The notion of heaven seems distant, hazy and largely irrelevant to many Christians. Sure, it probably exists. Yes many hope – perhaps even expect – to get there. But they have no idea what it’s like, are not absolutely certain that it exists, and it isn’t something they base their life on.
Some religious leaders –past and present – have explained heaven’s details while others said that no one knows what it’s like.
I can refute some of that in my own life, for in a time of crises I was lifted to heaven and spent 10 minutes in the presence of God. That 10 minutes transformed my life.
I walked away from that experience with two understandings – that God is Perfect Love, and heaven is forever.
When in heaven, I was immersed in a love as big as all the love all that mothers throughout history have poured out for their children. And for the first time I understood the immensity of forever, for I could see that I would know this love for eternity.
God is love. God loves me. Two simple sentences, only three words each. When fully embraced, they are big enough to encircle our lives. What bliss! What perfection!
Everyone goes to heaven. Perfect Love wouldn’t send someone out into this life, knowing they wouldn’t be able to return. We don’t get to heaven because we deserve it, but because God is merciful.
How can we know whether any of this is true? My suggestion is to spend some time, every day, with God. Pray, meditate, contemplate. Walk, dance, drum, sing. See God in the eyes of a child or the beauty of a flower. Watch God at work in an emergency room.
Turn your thoughts to God however briefly, but deliberately, every day. And if you miss a day, start again. All that God requires of us is our attention. We can be weak, flawed, selfish and self-centered. In fact, we all are. All we need to do is turn our face to God.
God is love. God loves me.
But how is reaching out to God going to teach us anything about heaven?
Heaven is being fully in the presence of God. When we connect with God, in whatever small way, we sample heaven.
When we know that God is love – bountiful, wonderful Perfect Love – we understand that God is merciful. We can mess up again, and again and again. And God will forgive and love us. We can deliberately turn away from God for our own selfish desires. And when we crawl back, God loves us.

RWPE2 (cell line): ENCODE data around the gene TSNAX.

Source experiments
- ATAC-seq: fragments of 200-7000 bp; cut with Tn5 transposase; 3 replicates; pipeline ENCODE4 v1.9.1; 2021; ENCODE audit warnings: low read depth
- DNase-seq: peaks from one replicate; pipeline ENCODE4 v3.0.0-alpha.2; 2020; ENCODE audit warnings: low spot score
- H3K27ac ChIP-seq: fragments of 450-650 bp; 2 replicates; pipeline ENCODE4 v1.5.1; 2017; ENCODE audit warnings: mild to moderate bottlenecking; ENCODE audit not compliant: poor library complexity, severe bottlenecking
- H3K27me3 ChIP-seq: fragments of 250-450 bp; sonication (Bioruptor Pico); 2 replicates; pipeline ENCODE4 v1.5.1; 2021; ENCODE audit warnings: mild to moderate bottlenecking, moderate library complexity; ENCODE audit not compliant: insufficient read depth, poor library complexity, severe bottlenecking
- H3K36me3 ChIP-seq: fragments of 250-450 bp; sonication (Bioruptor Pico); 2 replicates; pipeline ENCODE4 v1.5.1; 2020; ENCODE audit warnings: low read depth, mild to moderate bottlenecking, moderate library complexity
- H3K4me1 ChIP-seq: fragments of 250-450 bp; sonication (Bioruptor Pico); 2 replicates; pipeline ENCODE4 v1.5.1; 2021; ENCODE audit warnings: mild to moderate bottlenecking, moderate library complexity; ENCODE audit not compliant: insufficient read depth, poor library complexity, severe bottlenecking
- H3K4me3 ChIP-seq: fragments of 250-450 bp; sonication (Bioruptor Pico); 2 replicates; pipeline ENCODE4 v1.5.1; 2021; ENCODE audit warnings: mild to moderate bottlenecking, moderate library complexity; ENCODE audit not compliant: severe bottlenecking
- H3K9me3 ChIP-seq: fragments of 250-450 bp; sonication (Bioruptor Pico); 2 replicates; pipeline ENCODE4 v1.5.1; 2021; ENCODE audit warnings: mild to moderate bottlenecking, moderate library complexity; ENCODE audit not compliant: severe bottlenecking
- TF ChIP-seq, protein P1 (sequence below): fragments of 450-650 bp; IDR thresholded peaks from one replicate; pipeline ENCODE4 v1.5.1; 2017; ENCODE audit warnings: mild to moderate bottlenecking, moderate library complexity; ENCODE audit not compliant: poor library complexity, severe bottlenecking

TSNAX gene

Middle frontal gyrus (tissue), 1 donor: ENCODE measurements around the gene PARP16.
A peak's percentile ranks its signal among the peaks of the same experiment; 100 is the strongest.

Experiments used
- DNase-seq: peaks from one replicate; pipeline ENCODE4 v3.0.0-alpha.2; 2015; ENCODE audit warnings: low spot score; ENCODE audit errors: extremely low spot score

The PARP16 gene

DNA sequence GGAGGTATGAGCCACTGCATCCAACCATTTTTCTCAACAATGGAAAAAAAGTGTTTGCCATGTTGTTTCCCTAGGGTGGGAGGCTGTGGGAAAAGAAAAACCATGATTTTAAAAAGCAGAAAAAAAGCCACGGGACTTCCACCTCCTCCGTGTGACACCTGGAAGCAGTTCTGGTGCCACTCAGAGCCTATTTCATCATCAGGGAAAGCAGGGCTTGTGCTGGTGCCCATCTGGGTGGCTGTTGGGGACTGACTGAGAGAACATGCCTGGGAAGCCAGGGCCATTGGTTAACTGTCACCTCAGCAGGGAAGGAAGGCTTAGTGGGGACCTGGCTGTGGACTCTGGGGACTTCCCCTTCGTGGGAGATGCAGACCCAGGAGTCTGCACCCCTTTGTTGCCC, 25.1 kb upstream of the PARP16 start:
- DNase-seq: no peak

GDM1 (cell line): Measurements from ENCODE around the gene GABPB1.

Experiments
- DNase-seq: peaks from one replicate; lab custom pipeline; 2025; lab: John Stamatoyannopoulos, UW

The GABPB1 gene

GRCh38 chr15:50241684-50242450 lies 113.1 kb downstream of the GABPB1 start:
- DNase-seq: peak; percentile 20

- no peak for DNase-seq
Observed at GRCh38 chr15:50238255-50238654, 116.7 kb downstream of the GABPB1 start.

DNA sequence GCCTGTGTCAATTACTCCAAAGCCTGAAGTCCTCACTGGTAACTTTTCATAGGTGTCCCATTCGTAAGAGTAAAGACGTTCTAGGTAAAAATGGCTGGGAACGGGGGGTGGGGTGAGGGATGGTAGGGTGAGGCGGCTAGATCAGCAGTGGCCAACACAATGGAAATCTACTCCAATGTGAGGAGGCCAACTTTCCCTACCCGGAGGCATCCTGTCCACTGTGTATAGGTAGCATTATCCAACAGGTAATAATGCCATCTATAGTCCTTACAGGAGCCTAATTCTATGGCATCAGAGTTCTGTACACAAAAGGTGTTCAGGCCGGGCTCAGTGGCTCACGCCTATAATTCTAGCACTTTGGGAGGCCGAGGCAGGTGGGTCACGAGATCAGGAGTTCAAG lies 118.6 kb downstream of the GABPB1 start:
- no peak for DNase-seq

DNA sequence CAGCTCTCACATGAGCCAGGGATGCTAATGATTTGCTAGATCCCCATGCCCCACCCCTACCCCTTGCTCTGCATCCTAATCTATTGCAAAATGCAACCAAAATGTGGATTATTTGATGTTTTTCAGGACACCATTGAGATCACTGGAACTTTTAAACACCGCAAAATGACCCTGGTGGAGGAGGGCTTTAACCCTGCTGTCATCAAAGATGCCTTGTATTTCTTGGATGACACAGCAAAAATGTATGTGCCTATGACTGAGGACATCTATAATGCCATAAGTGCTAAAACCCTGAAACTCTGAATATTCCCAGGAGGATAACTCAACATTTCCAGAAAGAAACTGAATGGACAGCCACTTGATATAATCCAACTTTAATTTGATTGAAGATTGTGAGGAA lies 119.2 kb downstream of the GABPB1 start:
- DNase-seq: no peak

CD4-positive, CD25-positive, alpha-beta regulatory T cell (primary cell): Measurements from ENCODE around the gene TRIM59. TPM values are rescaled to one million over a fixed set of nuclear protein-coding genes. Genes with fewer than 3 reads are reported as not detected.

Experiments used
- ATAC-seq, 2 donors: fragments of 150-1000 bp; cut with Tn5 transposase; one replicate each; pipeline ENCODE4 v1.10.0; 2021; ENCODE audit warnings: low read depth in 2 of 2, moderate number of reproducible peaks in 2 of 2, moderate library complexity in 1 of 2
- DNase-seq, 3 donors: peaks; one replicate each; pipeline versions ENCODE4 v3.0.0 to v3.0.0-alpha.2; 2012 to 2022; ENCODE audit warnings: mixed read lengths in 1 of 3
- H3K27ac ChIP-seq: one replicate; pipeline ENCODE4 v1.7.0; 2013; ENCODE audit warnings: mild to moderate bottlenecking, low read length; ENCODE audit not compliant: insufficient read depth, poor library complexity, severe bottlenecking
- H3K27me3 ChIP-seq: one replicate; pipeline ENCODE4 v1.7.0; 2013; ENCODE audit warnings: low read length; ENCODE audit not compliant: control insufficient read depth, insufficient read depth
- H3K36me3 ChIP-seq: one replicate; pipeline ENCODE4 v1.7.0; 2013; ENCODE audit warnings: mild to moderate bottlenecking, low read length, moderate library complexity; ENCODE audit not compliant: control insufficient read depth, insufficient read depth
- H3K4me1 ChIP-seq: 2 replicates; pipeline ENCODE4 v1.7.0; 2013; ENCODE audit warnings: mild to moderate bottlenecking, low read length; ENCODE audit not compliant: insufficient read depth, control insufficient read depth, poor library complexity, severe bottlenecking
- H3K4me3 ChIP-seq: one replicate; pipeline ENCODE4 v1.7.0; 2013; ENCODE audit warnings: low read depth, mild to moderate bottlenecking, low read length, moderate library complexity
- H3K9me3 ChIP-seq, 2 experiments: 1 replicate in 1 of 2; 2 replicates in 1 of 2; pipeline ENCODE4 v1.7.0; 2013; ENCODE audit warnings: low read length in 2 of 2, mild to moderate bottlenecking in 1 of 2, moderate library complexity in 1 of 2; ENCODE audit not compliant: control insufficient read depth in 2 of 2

Knowing – absolutely knowing – that God is love and God loves us changes so many things. We don’t have to worry. What’s the worst that could happen? You’d die and go to heaven, to live in Perfect Love forever. That’s certainly nothing to fear. Pain, yes; the transition to death, yes because it’s unknown. But death itself? No fear.
I don’t fear failing – even at tasks God has given me. I don’t fear that I will behave badly. I’ve done both, repeatedly, and discovered afterward that God loves me.
A life based on the reality of heaven and facing God also leads to a great deal of soul searching.
I have seen that when we are on this earth, we are largely blind and limited. In heaven, we will see the totality of how we spent our time on this earth. It’s not God’s judgment that we need to fear, but our own.
We will watch how the ripples spread from our good – and bad – behavior. On earth, the only infinite capacity humans seem to have is self-justification. Now we will see inside ourselves, and know the spectrum of motivations – many ignoble – that fueled our self-centeredness.
This life isn’t fair. Justice comes in heaven when the scales are pulled from our eyes and we spend eternity aware of the harm we’ve caused.
There are those things we’ve done wrong, and the things we failed to do. Those of us in the first world are willfully blind to the sanctity of all lives. We choose to ignore injustice, poverty and starvation. I have glimpsed that all of us in this first world will spend eternity surrounded by the souls of those whose needs we ignored.
Doesn’t sound like heaven does it? Not a place many people would like to be. The only thing that could make it bearable is the overwhelming presence of a loving and merciful God. Bathed in that mercy, we will be able to carry the burden of harm we contributed to when we were on earth.
We will also see the good we have done, and will be surrounded by those we loved.
All this has lead me to live a life based on the reality of heaven. I look forward to dying, for I know what waits for me. It is sobering however to realize that I’ll be faced forever with the consequences of what I do while on this earth. I am keenly aware of the pain in much of the world, and bend my charitable giving in that direction.
Does all this make me weird? I suppose it does, for the question is constantly in my head, “What does God want?” I ask because I love God and want to live in obedience. I also ask because I know I will eventually be faced with the answer.